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It’s hard to think of an Avengers movie being like a neglected stepchild, but that’s what some fans say has happened to the second movie, Avengers: Age of Ultron from 2015. Fans argue the movie doesn’t deserve the “hate” it gets and is actually underrated. 

A closer look at history shows that “hate” may be a bit of an exaggeration. While some argue that it’s better than people remember, it pales in comparison to other Avengers movies because it’s not the milestone other movies were. It has middle-kid syndrome: loved but overlooked. 

‘Age of Ultron:’ How did it stack up at the time?

Mark Ruffalo in Avengers Age of Ultron
Mark Ruffalo in Avengers: Age of Ultron | Source: Marvel Studios

Anticipation reached sky-high levels when the Age of Ultron came out because The Avengers from 2011 had been such a massive success. The 2011 movie made $1.5  billion at the worldwide box office, according to The Numbers, making it the first member of the MCU billion-dollar club. By contrast, the second most successful movie up to that point had been Iron Man 2, with $621 million worldwide. 

The Avengers had also been the first movie to score better than 90 percent on Rotten Tomatoes since the original Iron Man. It was the first big mainstream movie to feature multiple A-list heroes on such a grand scale — unless you count the X-Men movies — and the general consensus is Marvel began to hit its stride here after a somewhat patchy Phase 1. 

Avengers: Age of Ultron could only pale in comparison. Its opening weekend was $191 million, versus the prior movie’s $207 million. It was hardly any kind of failure financially, making $1.4 billion at the worldwide box office, but it was still a step-down.

The Rotten Tomatoes score was 75 percent, which is the low end of a “certified fresh” rating. The critical consensus said “Exuberant and eye-popping, Avengers: Age of Ultron serves as an overstuffed but mostly satisfying sequel, reuniting its predecessor’s unwieldy cast with a few new additions and a worthy foe.”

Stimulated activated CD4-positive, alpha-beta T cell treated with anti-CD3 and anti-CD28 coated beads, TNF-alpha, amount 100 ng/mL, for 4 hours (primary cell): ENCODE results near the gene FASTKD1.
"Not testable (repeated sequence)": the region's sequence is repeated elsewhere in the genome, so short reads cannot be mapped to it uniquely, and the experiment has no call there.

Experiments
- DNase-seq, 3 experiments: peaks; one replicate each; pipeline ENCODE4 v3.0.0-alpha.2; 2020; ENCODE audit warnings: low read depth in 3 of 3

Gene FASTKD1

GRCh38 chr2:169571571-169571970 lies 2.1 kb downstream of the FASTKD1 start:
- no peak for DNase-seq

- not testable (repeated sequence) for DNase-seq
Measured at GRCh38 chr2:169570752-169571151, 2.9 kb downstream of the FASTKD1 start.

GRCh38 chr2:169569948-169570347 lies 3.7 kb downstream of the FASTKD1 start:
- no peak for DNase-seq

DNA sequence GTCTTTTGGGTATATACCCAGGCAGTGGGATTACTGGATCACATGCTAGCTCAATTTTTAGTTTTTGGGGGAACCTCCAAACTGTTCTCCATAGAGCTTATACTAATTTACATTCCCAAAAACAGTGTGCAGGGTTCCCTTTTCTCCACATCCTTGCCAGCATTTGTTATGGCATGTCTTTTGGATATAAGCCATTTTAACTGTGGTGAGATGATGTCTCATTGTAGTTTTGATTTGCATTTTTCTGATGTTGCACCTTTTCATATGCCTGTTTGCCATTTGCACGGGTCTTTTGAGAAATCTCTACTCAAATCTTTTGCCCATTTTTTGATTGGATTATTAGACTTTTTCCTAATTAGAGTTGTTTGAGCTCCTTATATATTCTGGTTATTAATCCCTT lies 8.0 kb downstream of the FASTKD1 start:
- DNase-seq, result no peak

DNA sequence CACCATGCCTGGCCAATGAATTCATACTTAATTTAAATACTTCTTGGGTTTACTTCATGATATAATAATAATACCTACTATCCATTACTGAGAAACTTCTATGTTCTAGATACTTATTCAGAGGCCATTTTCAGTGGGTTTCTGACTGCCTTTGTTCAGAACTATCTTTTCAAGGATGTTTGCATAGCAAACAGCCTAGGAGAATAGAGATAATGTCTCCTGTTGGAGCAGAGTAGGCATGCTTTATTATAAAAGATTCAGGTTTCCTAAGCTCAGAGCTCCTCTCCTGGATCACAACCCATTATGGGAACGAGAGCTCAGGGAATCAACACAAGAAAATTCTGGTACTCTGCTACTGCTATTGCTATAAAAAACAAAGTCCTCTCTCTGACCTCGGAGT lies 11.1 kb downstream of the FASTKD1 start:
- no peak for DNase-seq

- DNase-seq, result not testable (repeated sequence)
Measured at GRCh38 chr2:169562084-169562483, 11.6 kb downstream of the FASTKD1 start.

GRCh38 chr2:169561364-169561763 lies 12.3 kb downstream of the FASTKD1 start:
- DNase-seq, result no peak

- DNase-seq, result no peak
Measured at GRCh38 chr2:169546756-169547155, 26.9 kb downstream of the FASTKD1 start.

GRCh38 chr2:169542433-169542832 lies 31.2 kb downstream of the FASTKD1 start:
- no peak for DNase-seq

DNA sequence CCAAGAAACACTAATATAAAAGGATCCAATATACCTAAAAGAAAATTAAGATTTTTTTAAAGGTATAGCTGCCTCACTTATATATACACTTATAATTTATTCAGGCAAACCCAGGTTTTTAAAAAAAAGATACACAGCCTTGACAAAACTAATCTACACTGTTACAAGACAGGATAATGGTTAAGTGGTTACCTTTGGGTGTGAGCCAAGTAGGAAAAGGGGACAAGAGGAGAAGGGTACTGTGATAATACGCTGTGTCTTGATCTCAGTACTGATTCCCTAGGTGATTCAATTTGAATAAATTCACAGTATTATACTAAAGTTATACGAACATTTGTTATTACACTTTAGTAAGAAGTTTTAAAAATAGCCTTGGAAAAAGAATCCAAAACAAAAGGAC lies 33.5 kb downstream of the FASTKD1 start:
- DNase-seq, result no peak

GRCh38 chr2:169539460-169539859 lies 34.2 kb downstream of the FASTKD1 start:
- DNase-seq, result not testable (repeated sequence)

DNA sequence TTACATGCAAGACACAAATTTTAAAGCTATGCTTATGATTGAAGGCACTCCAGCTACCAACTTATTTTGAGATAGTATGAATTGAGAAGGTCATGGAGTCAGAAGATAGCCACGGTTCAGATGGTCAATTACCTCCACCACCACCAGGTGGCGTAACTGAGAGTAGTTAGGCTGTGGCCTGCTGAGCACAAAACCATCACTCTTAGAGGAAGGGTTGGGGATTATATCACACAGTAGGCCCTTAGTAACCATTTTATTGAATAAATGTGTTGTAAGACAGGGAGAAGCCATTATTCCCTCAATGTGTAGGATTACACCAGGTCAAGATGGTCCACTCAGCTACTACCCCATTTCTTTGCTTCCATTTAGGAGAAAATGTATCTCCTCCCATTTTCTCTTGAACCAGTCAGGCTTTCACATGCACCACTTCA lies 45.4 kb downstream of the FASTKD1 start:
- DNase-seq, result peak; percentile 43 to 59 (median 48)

Fans argue ‘Age of Ultron’ is better than its reputation

Five years later, Marvel fans on Reddit are reevaluating the movie, realizing that it laid a lot of groundwork that would become important later, not the least of which was the introduction of Elizabeth Olsen’s Scarlet Witch.

A topic-starter said: “While I love the first Avengers movie, the film spends a lot of time getting the team together, reintroducing everybody’s storylines, a lot of time with shield, etc. In AoU, you have a lot more of the team just being together and having fun … (it feels_  like the first REAL Avengers film that makes the team official from here on out.”

Many fans concurred, with one saying, “I understand that AoU had a lot of flaws, especially because of its troubled production, but I also personally prefer it over the first Avengers movie.”

Another said, “I don’t know if I necessarily like it better but AoU definitely has some of the best interactions in the team. It does a great job setting the characters up for the rest of the franchise.”

Still, other fans argued that it was all relative and that people don’t “hate” the second movie – it’s just not as good as the first. One said, “It’s a little bit crammed and setup-y, and Thor was shoved carelessly to the side, but apart from those reasonably minor gripes the film is thoroughly enjoyable and has big implications for the MCU.”

Marvel is a victim of its own success

As discussed in the thread, Ultron may seem like it gets “hate” but perspective indicates it actually doesn’t. Marvel has become so phenomenally successful, that their lesser lights may seem worse than they really are.  After mega-successes like Black Panther and movies doing better than expected like Ant-Man, any movie that’s “just’ a hit gets a bit lost in the shuffle. 

At the same time, Ultron did lay some important groundwork, even in subtle ways. At the time, in the Mjolnir-lifting scene, not everyone noticed that Captain America budged it a smidge, although he pretended to struggle with it. That paid off like gangbusters later in Endgame, when Cap’s use of the hammer got some of the loudest cheers in that three-hour movie. For that alone, Ultron merits a re-watch.